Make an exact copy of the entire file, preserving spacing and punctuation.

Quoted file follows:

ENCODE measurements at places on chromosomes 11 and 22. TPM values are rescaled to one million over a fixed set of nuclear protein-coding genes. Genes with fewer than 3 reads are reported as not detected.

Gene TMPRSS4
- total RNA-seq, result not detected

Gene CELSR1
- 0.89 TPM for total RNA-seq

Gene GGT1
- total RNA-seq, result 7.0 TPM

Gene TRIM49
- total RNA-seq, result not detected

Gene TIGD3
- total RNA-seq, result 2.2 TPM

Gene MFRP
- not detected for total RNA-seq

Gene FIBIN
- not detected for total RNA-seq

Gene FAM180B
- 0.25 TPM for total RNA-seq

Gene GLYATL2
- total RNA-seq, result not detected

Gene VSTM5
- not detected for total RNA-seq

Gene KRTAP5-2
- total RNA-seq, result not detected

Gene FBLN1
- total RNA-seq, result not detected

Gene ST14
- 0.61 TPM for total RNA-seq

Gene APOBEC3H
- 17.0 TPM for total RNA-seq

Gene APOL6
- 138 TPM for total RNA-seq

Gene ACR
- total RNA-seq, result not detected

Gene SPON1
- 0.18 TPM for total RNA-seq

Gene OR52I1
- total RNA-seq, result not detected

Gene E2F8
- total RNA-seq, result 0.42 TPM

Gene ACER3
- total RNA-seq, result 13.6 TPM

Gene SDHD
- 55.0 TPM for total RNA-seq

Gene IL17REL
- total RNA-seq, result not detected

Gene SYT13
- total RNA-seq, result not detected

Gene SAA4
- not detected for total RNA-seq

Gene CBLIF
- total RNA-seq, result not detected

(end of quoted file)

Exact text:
ENCODE measurements at places on chromosomes 11 and 22. TPM values are rescaled to one million over a fixed set of nuclear protein-coding genes. Genes with fewer than 3 reads are reported as not detected.

Gene TMPRSS4
- total RNA-seq, result not detected

Gene CELSR1
- 0.89 TPM for total RNA-seq

Gene GGT1
- total RNA-seq, result 7.0 TPM

Gene TRIM49
- total RNA-seq, result not detected

Gene TIGD3
- total RNA-seq, result 2.2 TPM

Gene MFRP
- not detected for total RNA-seq

Gene FIBIN
- not detected for total RNA-seq

Gene FAM180B
- 0.25 TPM for total RNA-seq

Gene GLYATL2
- total RNA-seq, result not detected

Gene VSTM5
- not detected for total RNA-seq

Gene KRTAP5-2
- total RNA-seq, result not detected

Gene FBLN1
- total RNA-seq, result not detected

Gene ST14
- 0.61 TPM for total RNA-seq

Gene APOBEC3H
- 17.0 TPM for total RNA-seq

Gene APOL6
- 138 TPM for total RNA-seq

Gene ACR
- total RNA-seq, result not detected

Gene SPON1
- 0.18 TPM for total RNA-seq

Gene OR52I1
- total RNA-seq, result not detected

Gene E2F8
- total RNA-seq, result 0.42 TPM

Gene ACER3
- total RNA-seq, result 13.6 TPM

Gene SDHD
- 55.0 TPM for total RNA-seq

Gene IL17REL
- total RNA-seq, result not detected

Gene SYT13
- total RNA-seq, result not detected

Gene SAA4
- not detected for total RNA-seq

Gene CBLIF
- total RNA-seq, result not detected